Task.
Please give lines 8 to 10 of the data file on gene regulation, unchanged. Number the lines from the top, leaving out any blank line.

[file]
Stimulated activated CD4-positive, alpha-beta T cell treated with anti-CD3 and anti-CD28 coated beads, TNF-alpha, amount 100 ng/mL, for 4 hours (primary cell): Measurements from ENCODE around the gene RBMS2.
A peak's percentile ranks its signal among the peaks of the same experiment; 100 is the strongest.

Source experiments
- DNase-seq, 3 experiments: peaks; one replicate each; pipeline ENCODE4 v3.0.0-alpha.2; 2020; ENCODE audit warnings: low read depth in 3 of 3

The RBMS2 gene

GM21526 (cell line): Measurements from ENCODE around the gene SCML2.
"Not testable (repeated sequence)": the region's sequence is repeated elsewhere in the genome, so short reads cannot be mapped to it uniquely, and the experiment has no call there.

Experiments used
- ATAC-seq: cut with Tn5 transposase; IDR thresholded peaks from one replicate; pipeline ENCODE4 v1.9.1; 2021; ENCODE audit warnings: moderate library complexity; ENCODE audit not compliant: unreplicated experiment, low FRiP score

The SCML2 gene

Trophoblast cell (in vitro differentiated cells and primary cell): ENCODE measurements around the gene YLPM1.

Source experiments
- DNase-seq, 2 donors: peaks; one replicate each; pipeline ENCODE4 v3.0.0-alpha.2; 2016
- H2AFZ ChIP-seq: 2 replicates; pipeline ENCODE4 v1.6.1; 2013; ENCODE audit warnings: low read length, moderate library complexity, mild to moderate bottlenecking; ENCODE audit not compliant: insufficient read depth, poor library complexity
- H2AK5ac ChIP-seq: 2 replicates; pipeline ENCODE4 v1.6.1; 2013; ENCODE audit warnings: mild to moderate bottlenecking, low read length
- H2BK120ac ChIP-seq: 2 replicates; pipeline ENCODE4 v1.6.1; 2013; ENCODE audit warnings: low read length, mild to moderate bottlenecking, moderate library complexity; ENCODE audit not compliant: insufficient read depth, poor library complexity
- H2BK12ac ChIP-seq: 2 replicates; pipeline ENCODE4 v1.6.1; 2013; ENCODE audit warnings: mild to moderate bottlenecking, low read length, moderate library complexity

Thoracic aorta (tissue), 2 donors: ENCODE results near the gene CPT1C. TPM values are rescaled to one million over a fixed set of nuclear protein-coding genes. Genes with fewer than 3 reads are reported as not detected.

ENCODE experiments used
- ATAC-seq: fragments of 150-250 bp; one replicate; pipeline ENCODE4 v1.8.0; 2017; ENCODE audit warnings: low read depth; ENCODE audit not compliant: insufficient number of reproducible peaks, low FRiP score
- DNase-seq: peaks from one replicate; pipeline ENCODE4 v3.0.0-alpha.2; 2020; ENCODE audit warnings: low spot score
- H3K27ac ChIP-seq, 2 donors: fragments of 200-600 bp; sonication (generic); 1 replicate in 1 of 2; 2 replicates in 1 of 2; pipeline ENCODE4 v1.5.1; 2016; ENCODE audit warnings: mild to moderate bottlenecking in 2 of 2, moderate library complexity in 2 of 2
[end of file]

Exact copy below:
Experiments used
- ATAC-seq: cut with Tn5 transposase; IDR thresholded peaks from one replicate; pipeline ENCODE4 v1.9.1; 2021; ENCODE audit warnings: moderate library complexity; ENCODE audit not compliant: unreplicated experiment, low FRiP score

The SCML2 gene